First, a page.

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Artificial intelligence

Deep learning will help keep video from clogging up the internet

Compressing videos into smaller files has always been hard, but machine-learning techniques offer some tricks to make it easier.

Video fills the internet. Some 75% of all traffic is video content, and this volume is expected to grow three times over by 2021. 

If we don’t want the insatiable demand for cat videos and streaming services to clog the pipelines forever, then, we’ll have to rely on video compression. This is the process of reencoding a video file so that it is smaller than the original. But current compression techniques are ancient by the standards of modern technology. “The fundamentals of existing video compression algorithms have not changed considerably over the last 20 years,” say Oren Rippel and co at WaveOne, a deep-learning company that is attempting to drag video compression into the 21st century.

These guys have used deep learning to develop a new compression algorithm that significantly outperforms existing video codecs. “To our knowledge, this is the first machine learning–based method to do so,” they say.

The basic idea behind video compression is to remove redundant data from a code and replace it with a shorter description that still allows the video to be reproduced later. Most video compression takes place in two steps.

The first, motion compression, looks for moving objects and attempts to predict where they will be in the next frame. Then, instead of recording the pixels associated with this moving object in every frame, the algorithm encodes only the object shape, along with the direction of travel. Indeed, some algorithms look at future frames to determine movement even more accurately, although this obviously cannot work for live broadcasts. The result is that compressed video simply translates the object across the screen.  

The second compression step removes other redundancies between one frame and the next. So instead of recording the color of each pixel in a blue sky, a compression algorithm might identify the area of this color and specify that it does not change over the next few frames. So these pixels stay the same color until told to change. This is called residual compression.

The new approach that Rippel and co have pioneered uses machine learning to improve both of these compression techniques. Take motion compression, where the team’s machine-learning techniques have found new motion-based redundancies that conventional codecs have never been able to exploit.  

For example, a person’s head turning from a frontal view to a side view always produces a similar result. “Traditional codecs will not be able to predict a profile face from a frontal view,” say Rippel and co. By contrast, the new codec learns these kinds of spatio-temporal patterns and uses them to predict future frames.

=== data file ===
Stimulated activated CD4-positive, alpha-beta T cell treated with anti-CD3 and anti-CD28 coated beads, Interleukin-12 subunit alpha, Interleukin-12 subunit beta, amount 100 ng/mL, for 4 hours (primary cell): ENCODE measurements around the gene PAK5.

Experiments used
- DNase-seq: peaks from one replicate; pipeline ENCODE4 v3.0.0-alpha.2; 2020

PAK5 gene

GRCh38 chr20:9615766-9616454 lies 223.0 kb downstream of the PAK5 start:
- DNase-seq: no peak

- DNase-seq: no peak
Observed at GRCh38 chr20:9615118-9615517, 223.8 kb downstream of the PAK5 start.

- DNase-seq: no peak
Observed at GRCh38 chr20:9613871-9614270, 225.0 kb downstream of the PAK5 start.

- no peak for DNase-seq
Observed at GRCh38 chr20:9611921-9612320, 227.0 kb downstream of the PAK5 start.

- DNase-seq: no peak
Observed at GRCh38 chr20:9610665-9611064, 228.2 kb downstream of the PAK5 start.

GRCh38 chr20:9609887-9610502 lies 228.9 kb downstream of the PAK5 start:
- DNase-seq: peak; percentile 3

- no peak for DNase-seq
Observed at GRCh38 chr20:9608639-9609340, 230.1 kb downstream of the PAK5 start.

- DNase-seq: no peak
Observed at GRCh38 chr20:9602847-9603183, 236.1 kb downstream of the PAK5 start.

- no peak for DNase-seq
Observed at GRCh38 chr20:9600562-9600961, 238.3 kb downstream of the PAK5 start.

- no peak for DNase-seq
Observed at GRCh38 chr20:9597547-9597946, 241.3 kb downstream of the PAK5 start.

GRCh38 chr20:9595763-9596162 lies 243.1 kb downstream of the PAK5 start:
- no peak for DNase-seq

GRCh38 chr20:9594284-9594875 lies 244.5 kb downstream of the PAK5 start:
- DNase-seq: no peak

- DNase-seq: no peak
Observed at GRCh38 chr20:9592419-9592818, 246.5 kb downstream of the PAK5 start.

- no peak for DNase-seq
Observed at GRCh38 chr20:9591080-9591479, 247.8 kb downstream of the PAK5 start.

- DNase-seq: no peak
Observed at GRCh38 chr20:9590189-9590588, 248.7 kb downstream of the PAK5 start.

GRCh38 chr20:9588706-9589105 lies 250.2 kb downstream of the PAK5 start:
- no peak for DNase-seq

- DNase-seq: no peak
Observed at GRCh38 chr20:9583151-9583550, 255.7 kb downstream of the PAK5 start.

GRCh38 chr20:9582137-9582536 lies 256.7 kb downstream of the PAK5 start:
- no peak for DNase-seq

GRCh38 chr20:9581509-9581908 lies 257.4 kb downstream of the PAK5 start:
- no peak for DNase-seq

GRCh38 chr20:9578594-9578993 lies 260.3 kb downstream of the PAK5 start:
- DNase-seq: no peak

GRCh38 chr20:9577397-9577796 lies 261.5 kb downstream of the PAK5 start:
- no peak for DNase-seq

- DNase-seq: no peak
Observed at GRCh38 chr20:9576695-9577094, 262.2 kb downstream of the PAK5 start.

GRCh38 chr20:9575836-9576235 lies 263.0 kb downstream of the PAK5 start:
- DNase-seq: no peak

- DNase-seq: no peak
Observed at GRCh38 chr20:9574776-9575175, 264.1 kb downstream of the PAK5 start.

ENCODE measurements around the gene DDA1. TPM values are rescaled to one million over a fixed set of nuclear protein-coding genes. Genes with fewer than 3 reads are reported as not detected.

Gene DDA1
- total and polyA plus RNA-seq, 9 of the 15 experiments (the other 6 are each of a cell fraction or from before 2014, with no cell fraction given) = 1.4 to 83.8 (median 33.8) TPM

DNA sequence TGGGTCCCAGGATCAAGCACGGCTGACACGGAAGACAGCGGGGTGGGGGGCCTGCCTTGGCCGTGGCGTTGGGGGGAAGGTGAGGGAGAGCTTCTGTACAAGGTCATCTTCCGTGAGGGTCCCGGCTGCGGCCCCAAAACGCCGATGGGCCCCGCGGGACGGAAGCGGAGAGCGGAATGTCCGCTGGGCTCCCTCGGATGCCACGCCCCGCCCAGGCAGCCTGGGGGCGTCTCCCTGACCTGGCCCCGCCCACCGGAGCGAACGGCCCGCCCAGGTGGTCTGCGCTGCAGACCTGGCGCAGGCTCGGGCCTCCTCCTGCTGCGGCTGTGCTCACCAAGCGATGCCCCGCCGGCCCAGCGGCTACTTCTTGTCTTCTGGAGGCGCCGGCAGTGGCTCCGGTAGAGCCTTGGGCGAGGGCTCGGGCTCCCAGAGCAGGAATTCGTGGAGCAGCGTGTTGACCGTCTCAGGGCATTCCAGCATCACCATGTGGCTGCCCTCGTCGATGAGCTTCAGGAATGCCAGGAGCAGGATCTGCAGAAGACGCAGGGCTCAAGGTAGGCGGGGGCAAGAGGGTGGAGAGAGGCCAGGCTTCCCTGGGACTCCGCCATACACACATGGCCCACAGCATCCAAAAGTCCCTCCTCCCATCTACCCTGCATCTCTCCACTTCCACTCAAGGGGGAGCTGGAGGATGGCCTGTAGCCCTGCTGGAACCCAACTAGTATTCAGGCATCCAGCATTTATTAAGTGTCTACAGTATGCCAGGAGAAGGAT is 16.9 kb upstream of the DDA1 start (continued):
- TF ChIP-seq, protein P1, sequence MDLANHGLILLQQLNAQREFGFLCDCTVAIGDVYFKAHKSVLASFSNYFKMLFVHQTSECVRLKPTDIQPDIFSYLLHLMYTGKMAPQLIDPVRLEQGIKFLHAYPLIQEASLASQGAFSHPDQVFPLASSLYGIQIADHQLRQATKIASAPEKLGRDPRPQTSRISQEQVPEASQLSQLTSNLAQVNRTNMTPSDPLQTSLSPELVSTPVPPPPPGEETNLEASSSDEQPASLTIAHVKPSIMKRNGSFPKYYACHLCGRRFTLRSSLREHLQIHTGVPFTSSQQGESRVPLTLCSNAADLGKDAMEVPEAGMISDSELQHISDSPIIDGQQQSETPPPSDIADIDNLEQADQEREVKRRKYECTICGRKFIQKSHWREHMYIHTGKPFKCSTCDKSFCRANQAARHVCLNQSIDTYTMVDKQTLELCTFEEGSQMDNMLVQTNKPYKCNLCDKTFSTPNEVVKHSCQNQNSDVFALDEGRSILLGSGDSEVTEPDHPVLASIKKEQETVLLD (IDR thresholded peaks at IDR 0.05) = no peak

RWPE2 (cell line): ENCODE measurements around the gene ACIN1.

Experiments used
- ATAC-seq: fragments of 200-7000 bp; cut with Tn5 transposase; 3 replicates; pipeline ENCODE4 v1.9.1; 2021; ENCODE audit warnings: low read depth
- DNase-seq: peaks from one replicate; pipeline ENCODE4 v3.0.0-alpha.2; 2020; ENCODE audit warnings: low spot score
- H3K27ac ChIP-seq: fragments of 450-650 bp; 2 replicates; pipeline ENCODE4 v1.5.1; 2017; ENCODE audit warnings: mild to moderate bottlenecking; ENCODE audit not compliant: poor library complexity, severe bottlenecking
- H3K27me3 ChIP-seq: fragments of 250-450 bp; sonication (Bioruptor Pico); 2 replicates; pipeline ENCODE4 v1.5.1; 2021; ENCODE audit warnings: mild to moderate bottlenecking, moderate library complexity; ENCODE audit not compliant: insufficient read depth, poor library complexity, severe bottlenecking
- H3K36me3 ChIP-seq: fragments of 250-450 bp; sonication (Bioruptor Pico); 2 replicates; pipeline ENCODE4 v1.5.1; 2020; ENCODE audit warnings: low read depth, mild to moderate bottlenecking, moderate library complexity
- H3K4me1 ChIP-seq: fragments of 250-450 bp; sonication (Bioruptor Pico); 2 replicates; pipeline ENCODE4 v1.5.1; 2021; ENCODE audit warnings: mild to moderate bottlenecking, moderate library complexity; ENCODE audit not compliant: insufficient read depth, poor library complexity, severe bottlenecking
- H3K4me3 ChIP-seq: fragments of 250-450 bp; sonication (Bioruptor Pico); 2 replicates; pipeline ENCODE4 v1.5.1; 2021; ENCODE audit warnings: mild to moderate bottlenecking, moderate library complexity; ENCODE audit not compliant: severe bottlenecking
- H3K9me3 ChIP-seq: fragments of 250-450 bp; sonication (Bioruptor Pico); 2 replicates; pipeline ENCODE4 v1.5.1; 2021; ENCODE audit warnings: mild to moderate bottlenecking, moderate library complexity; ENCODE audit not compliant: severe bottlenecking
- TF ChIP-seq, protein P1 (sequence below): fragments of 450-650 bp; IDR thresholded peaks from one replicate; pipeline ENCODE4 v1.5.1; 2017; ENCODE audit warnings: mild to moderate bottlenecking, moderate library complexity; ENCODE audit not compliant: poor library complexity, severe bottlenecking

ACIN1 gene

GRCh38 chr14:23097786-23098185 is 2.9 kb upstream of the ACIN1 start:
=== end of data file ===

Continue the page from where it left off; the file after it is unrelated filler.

Another problem is to distribute the available bandwidth between motion and residual compression. In some scenes, motion compression is more important; in others, residual compression provides the greatest gains. The optimal trade-off between them differs from frame to frame.

Traditional compression algorithms find this hard because they compress both processes separately. That means there is no easy way to trade them off.

Rippel and co get around this by compressing both signals at the same time and use the frame complexity to decide how to distribute the bandwidth between them in the most efficient way.

These and other improvements have allowed the researchers to create a compression algorithm that significantly outperforms traditional codecs. When compressing high-definition (1080p) video, ordinary compression algorithms, such as H.265 and VP9, produce files that are 20% larger than those produced by the new algorithm.

And the gains are even larger for standard-definition videos, such as HEVC/H.265 and AVC/H.264. These typically produce files up to 60% larger than the team’s new approach.

That’s an impressive gain that could significantly reduce the size and download times associated with online video.

However, the new approach is not without some shortcomings. Perhaps the most significant is its computational efficiency—the time it takes to encode and decode the videos. On an Nvidia Tesla V100 rig, and on VGA-sized videos, the new decoder runs at an average speed of around 10 frames per second with the encoder operating at around 2 frames per second. That has limited application for a live broadcast.

Of course, the researchers expect to make significant improvements as they move beyond the proof-of-principle stage. “The current speed is not sufficient for real-time deployment, but is to be substantially improved in future work,” they say.

 Which means that thanks to this kind of machine-learning approach, future cybersurfers should be able download their Game of Thrones or cat videos in record times and stream their high-definition soccer games more efficiently then ever.

Ref: Learned Video Compression

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